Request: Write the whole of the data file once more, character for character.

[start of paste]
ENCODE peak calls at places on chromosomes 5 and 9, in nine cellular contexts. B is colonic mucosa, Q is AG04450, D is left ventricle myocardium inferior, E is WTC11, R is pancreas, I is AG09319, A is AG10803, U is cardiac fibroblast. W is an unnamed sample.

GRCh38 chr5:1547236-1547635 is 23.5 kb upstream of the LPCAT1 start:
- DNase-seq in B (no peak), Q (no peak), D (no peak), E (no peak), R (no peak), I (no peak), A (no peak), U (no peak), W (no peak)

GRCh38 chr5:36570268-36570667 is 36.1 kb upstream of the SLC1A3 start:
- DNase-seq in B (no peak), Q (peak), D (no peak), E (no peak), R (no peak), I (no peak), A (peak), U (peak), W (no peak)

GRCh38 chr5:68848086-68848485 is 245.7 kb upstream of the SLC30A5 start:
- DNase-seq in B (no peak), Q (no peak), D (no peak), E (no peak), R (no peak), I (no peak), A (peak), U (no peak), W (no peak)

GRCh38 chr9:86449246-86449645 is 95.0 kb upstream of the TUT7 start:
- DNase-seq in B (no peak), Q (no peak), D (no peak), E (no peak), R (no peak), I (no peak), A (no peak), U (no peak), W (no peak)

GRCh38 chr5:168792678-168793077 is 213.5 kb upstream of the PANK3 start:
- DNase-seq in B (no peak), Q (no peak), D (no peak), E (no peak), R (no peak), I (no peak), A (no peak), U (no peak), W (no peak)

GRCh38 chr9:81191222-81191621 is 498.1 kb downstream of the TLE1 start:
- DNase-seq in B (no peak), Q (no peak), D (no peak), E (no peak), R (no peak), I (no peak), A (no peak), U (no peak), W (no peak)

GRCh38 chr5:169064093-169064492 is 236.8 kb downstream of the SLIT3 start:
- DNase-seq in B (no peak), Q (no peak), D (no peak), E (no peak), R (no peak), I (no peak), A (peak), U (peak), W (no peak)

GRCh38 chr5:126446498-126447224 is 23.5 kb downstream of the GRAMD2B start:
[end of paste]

ENCODE peak calls at places on chromosomes 5 and 9, in nine cellular contexts. B is colonic mucosa, Q is AG04450, D is left ventricle myocardium inferior, E is WTC11, R is pancreas, I is AG09319, A is AG10803, U is cardiac fibroblast. W is an unnamed sample.

GRCh38 chr5:1547236-1547635 is 23.5 kb upstream of the LPCAT1 start:
- DNase-seq in B (no peak), Q (no peak), D (no peak), E (no peak), R (no peak), I (no peak), A (no peak), U (no peak), W (no peak)

GRCh38 chr5:36570268-36570667 is 36.1 kb upstream of the SLC1A3 start:
- DNase-seq in B (no peak), Q (peak), D (no peak), E (no peak), R (no peak), I (no peak), A (peak), U (peak), W (no peak)

GRCh38 chr5:68848086-68848485 is 245.7 kb upstream of the SLC30A5 start:
- DNase-seq in B (no peak), Q (no peak), D (no peak), E (no peak), R (no peak), I (no peak), A (peak), U (no peak), W (no peak)

GRCh38 chr9:86449246-86449645 is 95.0 kb upstream of the TUT7 start:
- DNase-seq in B (no peak), Q (no peak), D (no peak), E (no peak), R (no peak), I (no peak), A (no peak), U (no peak), W (no peak)

GRCh38 chr5:168792678-168793077 is 213.5 kb upstream of the PANK3 start:
- DNase-seq in B (no peak), Q (no peak), D (no peak), E (no peak), R (no peak), I (no peak), A (no peak), U (no peak), W (no peak)

GRCh38 chr9:81191222-81191621 is 498.1 kb downstream of the TLE1 start:
- DNase-seq in B (no peak), Q (no peak), D (no peak), E (no peak), R (no peak), I (no peak), A (no peak), U (no peak), W (no peak)

GRCh38 chr5:169064093-169064492 is 236.8 kb downstream of the SLIT3 start:
- DNase-seq in B (no peak), Q (no peak), D (no peak), E (no peak), R (no peak), I (no peak), A (peak), U (peak), W (no peak)

GRCh38 chr5:126446498-126447224 is 23.5 kb downstream of the GRAMD2B start: